Redlight cameras do not increase safety. In fact, exactly the opposite; they increase accidents. They are only cash cows for cities. Just like when a cop advises you he really "cares about safety" and hands you a fat speeding ticket for $150 on a lonely stretch of highway with no one in sight. Oh well, serve and taze...I mean beat..I mean protect.


RE: bravo
By wordsworm on 5/12/2008 10:45:18 AM , Rating: 2
quote:
Just like when a cop advises you he really "cares about safety" and hands you a fat speeding ticket for $150 on a lonely stretch of highway with no one in sight. Oh well, serve and taze...I mean beat..I mean protect.


Yeah, and what if you have passengers? Your act of speeding puts everyone at risk. Good for the pig... I mean police officer.


RE: bravo
By feraltoad on 5/14/2008 10:44:24 PM , Rating: 2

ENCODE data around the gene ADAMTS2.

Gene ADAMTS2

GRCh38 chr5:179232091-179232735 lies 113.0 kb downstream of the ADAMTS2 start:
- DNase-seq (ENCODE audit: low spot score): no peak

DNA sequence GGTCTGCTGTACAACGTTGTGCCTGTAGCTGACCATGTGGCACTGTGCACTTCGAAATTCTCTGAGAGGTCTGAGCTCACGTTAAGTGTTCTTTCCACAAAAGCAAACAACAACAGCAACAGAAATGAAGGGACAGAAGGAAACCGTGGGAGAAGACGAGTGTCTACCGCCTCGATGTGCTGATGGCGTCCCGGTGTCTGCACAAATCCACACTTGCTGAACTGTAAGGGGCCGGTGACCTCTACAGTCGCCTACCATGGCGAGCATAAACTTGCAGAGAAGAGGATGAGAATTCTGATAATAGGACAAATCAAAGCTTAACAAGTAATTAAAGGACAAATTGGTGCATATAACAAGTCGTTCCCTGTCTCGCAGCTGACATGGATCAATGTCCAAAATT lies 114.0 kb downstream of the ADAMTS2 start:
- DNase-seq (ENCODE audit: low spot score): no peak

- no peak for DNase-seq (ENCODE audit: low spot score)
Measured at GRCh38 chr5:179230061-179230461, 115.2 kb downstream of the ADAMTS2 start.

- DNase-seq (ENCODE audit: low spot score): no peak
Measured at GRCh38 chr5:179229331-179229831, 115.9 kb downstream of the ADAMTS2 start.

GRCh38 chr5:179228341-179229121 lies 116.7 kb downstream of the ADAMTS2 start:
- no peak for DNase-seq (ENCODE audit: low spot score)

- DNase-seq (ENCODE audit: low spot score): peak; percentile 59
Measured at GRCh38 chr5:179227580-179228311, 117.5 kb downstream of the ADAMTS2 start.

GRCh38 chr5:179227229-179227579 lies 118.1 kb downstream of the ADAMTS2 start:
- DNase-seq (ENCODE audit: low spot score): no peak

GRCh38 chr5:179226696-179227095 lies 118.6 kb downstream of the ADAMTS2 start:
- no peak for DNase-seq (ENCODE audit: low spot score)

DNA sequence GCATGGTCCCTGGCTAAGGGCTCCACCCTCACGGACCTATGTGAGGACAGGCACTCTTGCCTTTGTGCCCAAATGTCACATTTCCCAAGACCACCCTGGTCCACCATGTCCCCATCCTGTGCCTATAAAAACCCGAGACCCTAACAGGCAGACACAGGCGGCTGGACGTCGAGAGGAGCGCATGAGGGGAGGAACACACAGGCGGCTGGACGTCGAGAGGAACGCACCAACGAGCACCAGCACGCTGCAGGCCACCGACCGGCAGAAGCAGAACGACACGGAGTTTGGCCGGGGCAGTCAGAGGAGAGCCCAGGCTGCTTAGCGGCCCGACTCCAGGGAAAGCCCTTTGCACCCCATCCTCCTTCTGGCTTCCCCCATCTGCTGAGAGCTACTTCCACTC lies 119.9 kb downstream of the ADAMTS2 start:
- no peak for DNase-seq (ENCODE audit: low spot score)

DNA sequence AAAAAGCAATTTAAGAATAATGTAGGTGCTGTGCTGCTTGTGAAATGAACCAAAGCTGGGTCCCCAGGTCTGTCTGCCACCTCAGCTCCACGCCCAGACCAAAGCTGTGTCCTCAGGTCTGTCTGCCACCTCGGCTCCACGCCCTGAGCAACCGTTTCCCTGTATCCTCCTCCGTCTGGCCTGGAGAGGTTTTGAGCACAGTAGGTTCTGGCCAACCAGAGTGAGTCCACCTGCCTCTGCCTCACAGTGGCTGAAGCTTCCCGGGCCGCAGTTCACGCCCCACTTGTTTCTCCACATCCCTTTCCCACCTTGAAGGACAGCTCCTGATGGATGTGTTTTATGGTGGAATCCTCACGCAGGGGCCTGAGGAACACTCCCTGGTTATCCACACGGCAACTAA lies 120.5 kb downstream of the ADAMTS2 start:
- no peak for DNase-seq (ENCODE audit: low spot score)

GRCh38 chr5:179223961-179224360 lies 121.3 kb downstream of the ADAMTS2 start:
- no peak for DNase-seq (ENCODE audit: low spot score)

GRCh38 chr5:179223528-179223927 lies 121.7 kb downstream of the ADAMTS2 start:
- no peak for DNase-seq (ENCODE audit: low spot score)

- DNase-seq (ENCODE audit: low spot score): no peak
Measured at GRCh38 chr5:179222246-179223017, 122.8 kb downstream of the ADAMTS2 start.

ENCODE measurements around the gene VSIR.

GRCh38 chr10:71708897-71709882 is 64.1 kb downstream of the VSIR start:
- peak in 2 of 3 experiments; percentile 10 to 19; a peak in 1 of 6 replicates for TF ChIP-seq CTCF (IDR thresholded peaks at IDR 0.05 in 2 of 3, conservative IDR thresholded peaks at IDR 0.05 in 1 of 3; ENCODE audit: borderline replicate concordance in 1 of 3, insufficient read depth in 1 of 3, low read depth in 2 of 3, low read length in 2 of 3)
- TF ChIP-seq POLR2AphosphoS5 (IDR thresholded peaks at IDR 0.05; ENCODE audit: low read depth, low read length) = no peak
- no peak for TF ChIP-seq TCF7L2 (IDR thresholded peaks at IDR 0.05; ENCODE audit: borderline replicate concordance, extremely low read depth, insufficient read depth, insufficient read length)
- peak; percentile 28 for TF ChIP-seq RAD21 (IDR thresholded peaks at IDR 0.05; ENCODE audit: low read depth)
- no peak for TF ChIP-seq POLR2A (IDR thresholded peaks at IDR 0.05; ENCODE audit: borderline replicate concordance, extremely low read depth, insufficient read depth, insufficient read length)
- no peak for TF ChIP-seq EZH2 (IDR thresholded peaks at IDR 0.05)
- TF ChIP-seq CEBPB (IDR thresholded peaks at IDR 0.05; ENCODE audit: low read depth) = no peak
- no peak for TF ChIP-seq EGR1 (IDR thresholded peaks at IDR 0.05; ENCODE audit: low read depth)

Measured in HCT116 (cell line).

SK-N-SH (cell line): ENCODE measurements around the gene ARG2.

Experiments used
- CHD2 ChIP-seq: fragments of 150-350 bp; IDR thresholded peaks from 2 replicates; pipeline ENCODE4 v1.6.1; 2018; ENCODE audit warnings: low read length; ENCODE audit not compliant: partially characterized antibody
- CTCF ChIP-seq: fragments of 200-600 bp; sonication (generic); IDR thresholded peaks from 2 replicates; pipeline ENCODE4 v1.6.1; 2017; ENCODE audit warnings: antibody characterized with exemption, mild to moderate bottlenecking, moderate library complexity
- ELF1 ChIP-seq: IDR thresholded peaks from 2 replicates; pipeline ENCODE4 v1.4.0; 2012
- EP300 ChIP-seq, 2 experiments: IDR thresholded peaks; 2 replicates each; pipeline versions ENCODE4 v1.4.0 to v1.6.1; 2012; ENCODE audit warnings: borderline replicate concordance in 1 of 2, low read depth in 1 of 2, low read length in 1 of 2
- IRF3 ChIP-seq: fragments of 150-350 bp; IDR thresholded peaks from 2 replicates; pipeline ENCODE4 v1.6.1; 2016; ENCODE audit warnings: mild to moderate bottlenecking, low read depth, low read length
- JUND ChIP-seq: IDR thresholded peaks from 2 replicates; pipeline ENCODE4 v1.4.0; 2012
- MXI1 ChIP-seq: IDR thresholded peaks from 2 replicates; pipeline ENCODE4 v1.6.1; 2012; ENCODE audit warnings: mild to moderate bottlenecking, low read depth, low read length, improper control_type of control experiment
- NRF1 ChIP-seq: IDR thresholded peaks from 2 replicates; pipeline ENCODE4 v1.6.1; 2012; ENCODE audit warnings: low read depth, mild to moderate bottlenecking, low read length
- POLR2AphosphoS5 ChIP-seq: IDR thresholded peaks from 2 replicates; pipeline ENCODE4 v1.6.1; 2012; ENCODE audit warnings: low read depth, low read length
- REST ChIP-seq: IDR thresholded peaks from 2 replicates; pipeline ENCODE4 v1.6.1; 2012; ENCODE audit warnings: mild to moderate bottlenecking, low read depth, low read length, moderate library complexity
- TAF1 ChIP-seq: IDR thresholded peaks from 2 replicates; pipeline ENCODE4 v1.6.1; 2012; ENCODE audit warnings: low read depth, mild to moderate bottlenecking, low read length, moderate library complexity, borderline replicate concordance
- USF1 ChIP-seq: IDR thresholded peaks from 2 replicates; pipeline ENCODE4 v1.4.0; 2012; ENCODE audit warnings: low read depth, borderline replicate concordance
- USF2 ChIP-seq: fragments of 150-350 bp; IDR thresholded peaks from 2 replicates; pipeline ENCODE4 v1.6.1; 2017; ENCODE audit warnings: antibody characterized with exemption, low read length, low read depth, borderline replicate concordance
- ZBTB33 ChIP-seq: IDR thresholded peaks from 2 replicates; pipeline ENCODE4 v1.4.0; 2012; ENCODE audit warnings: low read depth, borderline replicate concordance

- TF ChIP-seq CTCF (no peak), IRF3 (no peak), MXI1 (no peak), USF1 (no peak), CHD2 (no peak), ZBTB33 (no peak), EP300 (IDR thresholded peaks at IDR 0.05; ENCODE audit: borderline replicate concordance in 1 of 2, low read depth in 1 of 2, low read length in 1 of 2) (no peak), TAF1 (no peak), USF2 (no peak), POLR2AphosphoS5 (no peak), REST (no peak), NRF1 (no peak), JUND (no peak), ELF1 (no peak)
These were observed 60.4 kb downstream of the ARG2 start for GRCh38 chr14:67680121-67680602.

I think everyone would agree static speed limits are unreasonable for the changing conditions of the road. Next time you go 10 mph over the speed limit so you don't get ran down on the highway or because the limit doesn't seem reasonable considering current conditions I hope you think about how badly you deserve a ticket at that moment. The act of driving puts everyone at risk. Perhaps, no one should have a car.

I was commenting that their concern seems disingenuous considering their actions are generally ineffective, and at times opposite, in achieving their stated goals.


RE: bravo
By derwin on 5/11/2008 4:49:32 AM , Rating: 1
how about instead of installing cameras to catch people littering, misusing handicapped spots and pet owners leaving crap on the ground, we use this same new mantra of invasion of privacy to monitor a) our government officials - god knows they commit more crimes than their citizenery combined, and b) corporate executive, especially of "public" companies, so we cannot have another enron or worldCom scandal. I for one would much rather see my tax dollars spend on such things than making sure I don't step in literal shit - I'm more concerned about the figurative kind.